Whether you’re building the ultimate gaming machine or a modest PC for office work, you’re going to need a good cooling system. Computers produce a considerable amount of heat. Some processor-heavy tasks can generate enough residual heat to warm up a small room! Contrary to popular belief, it’s not just one component that’s getting hot. Everything from the processor unit to optical drives produces heat. Thus, the amount of heat your system will depend largely on the setup you have.
Cooling systems help to prevent overheating and let you work or play without any issues. The trick to building an efficient computer is to match your cooling system with your setup. Here are some common systems you can invest in. But before you decide on water/air/no cooler, make sure your PC case can actually fit the cooler. If you’re using an extremely outdated chassis model, Game Gavel recommends some excellent budget PC cases of various sizes.
Budget-Friendly Gaming PC
Fans are one of the oldest PC-cooling methods around. The concept behind computer fans is simple. The fans direct warm air out and draw cool air in through vents in the chassis. Placement is a big factor when it comes to efficiency. They should be placed strategically around the chassis to cool as many components as possible.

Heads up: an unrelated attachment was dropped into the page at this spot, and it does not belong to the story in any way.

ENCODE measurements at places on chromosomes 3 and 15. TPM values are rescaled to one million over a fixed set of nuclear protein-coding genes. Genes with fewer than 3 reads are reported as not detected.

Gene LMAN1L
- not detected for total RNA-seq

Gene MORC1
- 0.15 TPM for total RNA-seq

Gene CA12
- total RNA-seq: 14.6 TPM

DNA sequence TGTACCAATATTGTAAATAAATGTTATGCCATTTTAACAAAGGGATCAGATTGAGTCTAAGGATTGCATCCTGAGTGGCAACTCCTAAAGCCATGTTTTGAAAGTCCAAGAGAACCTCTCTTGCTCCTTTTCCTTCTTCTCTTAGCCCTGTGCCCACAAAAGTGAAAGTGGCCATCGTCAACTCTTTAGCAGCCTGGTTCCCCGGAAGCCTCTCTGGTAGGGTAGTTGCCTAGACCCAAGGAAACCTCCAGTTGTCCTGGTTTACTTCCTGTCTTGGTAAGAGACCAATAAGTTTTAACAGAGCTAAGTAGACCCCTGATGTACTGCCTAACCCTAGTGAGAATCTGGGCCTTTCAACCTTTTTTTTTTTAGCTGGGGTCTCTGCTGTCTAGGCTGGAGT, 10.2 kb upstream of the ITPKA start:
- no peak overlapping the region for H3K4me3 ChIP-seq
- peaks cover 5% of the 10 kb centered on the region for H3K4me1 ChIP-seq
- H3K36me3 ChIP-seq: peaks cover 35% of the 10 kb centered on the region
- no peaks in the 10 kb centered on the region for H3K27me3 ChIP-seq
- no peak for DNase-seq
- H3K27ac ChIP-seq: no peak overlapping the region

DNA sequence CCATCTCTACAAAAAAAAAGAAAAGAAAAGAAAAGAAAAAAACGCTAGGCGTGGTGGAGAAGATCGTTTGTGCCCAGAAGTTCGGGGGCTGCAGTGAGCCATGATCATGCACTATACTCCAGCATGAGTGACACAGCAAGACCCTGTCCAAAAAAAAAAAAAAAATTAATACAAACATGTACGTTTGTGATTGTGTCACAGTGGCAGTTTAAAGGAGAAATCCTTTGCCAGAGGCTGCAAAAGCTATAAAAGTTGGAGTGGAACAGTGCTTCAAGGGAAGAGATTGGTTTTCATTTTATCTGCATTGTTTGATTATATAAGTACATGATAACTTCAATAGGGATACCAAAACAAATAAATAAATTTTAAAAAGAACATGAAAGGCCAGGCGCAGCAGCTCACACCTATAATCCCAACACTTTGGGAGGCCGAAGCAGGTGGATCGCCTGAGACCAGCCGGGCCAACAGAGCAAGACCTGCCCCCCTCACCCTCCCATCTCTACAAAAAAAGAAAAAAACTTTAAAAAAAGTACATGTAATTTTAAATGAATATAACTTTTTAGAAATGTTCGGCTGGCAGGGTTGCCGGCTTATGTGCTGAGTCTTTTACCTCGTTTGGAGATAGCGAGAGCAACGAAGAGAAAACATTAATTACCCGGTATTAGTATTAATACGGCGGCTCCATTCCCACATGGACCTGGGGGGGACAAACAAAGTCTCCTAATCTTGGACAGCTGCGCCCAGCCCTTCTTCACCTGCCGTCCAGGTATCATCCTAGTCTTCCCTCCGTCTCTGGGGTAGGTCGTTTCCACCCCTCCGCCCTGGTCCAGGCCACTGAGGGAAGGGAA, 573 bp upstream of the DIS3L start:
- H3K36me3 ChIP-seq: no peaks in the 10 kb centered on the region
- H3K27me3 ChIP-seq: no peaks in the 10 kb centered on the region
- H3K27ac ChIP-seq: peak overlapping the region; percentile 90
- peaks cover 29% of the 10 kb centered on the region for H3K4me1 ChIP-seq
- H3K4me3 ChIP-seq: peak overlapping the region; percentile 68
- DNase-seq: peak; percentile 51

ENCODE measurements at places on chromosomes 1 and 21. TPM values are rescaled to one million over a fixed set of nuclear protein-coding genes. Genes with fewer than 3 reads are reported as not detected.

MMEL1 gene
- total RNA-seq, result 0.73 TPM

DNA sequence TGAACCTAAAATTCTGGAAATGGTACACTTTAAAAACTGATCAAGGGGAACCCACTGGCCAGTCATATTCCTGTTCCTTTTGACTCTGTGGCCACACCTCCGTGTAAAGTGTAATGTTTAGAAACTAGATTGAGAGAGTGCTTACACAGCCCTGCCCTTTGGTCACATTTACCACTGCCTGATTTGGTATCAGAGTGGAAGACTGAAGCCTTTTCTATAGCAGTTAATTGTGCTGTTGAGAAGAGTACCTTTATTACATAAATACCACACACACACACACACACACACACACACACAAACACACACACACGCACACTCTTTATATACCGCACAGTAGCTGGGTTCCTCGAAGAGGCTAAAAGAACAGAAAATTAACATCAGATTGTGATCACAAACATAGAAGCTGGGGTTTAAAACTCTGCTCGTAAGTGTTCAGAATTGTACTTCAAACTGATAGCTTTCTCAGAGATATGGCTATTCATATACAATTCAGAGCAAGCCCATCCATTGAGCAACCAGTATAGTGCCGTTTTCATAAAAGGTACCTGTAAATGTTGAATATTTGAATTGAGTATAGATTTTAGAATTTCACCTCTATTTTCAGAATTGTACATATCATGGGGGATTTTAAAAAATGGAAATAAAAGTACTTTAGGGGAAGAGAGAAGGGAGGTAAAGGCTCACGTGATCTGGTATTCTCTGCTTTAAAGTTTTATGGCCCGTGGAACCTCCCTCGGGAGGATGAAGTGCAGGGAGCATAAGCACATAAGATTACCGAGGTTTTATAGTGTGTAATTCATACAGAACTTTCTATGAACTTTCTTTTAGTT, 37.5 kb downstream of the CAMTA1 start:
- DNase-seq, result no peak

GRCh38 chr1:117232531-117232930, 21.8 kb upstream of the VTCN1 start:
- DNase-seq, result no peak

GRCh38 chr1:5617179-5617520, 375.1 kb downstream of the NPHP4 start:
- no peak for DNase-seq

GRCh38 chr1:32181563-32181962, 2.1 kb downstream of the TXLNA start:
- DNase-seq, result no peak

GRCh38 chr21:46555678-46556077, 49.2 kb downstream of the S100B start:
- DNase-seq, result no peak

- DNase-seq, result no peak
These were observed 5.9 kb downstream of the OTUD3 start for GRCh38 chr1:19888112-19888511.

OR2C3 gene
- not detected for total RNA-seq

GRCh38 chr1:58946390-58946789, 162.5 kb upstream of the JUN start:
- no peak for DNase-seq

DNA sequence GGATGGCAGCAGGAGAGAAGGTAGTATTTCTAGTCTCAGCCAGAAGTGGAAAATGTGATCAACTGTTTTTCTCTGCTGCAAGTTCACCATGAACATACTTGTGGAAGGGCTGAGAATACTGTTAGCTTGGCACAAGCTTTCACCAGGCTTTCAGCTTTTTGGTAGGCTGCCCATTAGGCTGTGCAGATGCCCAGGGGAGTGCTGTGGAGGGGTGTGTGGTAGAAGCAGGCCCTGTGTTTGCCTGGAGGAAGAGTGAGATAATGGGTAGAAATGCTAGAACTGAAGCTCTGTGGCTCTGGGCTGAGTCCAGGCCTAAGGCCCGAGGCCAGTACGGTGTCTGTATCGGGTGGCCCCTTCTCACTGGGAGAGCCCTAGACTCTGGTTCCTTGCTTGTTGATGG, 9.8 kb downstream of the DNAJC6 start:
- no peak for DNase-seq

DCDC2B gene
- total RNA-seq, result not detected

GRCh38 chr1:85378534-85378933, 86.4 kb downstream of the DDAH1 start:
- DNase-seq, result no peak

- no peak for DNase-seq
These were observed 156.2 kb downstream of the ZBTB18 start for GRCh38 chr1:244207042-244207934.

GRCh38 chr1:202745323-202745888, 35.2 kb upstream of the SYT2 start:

Typically, a minimum of three fans is recommended. Though, it doesn’t hurt to go all out and install more. The great thing about fan systems is that they’re relatively affordable and flexible enough to fit most needs. Thus, they’re a suitable option for budget gaming PC builds. You’ll also find them in multi-purpose machines, laptops, and pretty much any moderately priced computer on the market.
You can get fans in a wide range of PC case sizes. Some component manufacturers even integrate them for good measure. For example, you’ll often find fans built into power supply units.
The only downside of fans is that they do require a bit of maintenance. Dust can clog air vents and prevent fans from working properly. As such, keeping your fans clean and dust-free should be an important part of PC maintenance.
Multi-Use Office PC
Heat sinks are another common method that computer manufacturers use to keep things cool. It’s a very popular option for multi-use computers or those that are designed with low power consumption in mind. In many cases, heat sinks are used alongside fans or other cooling techniques to increase efficiency.
Basically, heat sinks are designed to dissipate heat efficiently. Often used for CPUs, dedicated graphics cards, and other high-powered components, the heat sinks have several fins to diminish a concentration of heat. The heat from the component will transfer to the sink and travel to the system’s various fins. These fins create a larger surface area to spread that heat more efficiently. There, air can naturally reduce the temperature.
Most heat sinks work alongside a thermal paste. The goopy substance improves the heat transfer process by eliminating any air gaps between the component and the sink.